Your humble blogger would like to suggest that Senator Warren take the Republicans up on their offer and propose the following compromise:
In exchange for ensuring accountability and transparency at the CFPB, the rest of the Dodd-Frank Act is repealed and replaced with a law requiring transparency, specifically valuation transparency, be brought to all the opaque corners of the financial system. Under this law,
How can the Republicans possibly decline the opportunity to let the market function properly? After all, it is well known that the necessary condition for the invisible hand of the market to actually work is valuation transparency. Specifically, that market participants have access to all the useful, relevant information so they can independently assess this information and make a fully informed decision.
- Banks would be required to provide ultra transparency under which they disclose on an ongoing basis their current global asset, liability and off-balance sheet exposure details.
- Structured finance securities would be required to provide observable event based reporting on all activities like a payment or delinquency involving the underlying collateral before the beginning of the next business day.
How can the Republicans possibly decline the opportunity to get rid of the explosion in complex rules and regulatory oversight like the Volcker Rule that make up Dodd-Frank? In an era of endless budget deficits, here is an opportunity to save substantial sums of money.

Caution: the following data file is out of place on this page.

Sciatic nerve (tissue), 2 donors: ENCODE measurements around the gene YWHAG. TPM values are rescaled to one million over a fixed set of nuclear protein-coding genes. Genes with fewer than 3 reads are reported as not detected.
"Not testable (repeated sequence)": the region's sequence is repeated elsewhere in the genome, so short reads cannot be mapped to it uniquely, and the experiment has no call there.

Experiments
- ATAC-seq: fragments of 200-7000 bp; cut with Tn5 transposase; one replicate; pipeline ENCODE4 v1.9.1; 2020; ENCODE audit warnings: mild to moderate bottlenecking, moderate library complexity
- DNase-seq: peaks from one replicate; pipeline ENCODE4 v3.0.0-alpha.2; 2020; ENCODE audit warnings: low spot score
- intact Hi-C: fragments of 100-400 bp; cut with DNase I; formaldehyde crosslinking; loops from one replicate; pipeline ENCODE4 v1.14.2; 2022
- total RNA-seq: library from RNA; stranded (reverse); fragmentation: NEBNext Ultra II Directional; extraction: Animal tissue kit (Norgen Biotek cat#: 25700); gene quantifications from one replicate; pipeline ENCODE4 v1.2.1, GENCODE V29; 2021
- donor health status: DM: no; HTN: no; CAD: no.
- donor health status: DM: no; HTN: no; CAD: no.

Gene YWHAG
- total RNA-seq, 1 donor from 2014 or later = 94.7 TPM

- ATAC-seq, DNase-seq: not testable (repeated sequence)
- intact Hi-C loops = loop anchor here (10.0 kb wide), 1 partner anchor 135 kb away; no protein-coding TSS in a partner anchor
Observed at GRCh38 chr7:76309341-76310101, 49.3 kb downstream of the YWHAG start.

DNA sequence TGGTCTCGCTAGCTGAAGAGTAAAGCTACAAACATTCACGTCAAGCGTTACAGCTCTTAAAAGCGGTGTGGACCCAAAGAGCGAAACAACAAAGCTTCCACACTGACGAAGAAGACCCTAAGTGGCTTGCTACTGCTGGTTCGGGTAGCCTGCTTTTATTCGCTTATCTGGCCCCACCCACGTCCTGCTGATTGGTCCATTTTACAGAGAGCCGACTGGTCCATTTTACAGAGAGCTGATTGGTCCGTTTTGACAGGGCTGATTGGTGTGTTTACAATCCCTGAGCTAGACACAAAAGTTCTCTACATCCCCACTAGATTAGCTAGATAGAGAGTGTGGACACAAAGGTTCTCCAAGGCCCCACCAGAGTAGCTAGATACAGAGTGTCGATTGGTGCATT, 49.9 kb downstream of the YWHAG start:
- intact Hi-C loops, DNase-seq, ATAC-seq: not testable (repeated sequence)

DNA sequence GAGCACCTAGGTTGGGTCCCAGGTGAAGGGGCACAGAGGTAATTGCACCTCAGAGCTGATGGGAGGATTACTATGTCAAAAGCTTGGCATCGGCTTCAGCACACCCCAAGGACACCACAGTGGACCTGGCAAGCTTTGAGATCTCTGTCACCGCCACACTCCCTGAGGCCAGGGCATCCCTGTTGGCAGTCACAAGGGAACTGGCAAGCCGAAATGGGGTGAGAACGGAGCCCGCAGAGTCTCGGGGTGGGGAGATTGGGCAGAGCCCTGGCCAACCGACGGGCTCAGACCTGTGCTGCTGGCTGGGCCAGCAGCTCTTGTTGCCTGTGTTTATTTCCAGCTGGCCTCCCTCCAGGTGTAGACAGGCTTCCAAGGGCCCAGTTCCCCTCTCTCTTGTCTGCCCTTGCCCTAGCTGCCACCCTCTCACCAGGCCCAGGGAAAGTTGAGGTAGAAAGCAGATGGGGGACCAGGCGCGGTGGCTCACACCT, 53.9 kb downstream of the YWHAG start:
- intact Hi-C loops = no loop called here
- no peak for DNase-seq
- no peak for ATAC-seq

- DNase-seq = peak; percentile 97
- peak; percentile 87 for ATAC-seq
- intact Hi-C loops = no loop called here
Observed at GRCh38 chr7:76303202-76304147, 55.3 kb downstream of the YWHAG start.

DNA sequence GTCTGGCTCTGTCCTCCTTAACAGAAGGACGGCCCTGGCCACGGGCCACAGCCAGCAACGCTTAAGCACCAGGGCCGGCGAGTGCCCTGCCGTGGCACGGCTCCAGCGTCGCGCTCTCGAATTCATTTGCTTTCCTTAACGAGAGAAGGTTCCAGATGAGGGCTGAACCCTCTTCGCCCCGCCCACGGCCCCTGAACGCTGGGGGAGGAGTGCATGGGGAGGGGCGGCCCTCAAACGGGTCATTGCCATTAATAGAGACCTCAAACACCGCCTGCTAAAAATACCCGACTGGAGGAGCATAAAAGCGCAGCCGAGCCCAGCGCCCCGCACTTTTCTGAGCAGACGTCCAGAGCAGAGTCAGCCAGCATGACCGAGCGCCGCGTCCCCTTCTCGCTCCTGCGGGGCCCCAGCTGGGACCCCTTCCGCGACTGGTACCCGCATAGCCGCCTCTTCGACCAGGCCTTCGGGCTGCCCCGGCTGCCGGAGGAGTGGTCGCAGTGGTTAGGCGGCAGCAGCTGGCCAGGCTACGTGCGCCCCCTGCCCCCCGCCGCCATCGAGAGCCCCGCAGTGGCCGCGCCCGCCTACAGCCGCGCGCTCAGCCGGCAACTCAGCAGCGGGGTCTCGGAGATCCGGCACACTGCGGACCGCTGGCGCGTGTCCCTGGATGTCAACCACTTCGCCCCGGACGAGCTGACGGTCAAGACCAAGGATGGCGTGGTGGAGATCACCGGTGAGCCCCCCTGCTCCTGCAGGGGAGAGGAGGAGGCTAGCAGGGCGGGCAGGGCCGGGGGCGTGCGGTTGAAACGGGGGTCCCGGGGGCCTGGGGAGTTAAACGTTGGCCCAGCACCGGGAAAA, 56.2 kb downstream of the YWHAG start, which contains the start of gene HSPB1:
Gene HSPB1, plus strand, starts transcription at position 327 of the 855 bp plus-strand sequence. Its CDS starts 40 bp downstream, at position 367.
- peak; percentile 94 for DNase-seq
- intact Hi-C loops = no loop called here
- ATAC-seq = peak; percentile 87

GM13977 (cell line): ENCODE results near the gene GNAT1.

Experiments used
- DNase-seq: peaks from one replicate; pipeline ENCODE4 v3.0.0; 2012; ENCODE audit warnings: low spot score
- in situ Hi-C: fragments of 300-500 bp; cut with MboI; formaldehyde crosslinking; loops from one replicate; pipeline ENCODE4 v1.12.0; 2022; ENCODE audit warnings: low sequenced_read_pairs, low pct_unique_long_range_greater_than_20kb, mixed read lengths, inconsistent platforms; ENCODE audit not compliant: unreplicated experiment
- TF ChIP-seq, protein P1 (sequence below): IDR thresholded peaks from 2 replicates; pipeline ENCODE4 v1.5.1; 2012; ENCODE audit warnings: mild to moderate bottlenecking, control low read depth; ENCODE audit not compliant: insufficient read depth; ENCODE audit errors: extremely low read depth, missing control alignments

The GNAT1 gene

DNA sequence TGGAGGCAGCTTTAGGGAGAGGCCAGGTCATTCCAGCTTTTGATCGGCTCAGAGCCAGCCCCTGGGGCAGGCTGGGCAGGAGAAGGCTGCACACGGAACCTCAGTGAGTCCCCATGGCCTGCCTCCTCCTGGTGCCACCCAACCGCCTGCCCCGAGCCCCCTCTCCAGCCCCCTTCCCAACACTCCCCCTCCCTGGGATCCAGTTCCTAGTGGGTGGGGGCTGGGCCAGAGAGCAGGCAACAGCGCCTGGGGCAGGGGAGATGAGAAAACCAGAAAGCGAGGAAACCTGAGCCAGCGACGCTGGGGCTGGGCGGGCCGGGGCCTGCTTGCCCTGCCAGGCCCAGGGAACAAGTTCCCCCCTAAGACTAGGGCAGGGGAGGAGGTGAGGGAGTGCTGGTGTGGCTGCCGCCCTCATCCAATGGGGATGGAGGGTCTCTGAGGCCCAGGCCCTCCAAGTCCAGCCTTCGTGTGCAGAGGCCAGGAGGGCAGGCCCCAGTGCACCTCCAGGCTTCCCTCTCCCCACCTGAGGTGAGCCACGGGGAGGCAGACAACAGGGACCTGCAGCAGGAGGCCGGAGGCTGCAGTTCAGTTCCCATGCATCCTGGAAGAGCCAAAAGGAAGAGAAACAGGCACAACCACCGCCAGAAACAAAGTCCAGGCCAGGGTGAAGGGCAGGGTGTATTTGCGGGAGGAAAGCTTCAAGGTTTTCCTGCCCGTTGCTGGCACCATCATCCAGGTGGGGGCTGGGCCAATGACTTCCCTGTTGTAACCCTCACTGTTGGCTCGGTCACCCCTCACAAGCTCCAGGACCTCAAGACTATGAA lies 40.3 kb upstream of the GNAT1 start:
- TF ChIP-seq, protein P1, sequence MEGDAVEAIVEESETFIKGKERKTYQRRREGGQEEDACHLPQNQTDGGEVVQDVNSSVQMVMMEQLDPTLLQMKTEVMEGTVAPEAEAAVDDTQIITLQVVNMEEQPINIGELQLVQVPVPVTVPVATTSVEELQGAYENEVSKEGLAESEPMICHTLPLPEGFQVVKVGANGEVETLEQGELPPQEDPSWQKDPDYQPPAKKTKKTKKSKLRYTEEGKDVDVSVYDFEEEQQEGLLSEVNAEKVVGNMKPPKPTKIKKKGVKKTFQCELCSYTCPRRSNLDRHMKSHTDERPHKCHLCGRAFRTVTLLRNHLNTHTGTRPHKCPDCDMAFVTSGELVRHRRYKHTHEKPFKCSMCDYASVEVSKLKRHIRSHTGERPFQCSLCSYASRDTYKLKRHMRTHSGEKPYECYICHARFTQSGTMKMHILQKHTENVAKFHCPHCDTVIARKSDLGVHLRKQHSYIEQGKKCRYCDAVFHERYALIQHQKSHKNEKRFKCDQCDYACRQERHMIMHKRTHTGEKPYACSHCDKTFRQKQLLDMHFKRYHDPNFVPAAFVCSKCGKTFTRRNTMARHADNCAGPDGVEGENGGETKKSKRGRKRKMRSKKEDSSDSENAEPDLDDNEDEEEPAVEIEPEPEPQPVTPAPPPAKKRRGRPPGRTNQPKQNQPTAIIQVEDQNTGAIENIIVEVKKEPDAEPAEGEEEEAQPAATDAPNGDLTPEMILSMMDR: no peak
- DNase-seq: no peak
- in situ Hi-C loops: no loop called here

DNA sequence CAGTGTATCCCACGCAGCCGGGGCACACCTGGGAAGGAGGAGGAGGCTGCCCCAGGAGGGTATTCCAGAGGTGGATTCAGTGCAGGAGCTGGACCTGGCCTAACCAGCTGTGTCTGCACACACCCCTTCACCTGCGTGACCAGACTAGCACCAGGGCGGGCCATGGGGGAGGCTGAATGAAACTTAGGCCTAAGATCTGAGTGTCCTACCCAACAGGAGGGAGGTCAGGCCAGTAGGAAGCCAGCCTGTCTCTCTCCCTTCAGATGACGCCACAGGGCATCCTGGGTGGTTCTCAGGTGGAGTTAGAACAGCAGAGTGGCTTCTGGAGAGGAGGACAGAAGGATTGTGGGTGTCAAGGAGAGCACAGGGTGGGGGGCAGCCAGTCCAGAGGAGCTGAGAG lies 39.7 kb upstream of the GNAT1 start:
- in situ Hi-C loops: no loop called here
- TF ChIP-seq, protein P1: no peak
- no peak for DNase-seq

How can the Republicans possibly decline the opportunity to get rid of the Office of Financial Research (aka, the government agency where transparency goes to die)? The whole point of bringing transparency to all the opaque corners of the financial system is not to have agencies like OFR having a monopoly on information that market participants need if they are to have all the useful, relevant information.
How can the Republicans possibly decline the opportunity to end the market's reliance on supervision by bank regulators and the related taxpayer funded bank bailouts when supervision fails? With ultra transparency, the market can exert discipline on each bank to reduce its risk of failure. If it does fail, market participants can absorb the loss because they could assess what was happening at the bank and have limited their exposure to what they can afford to lose.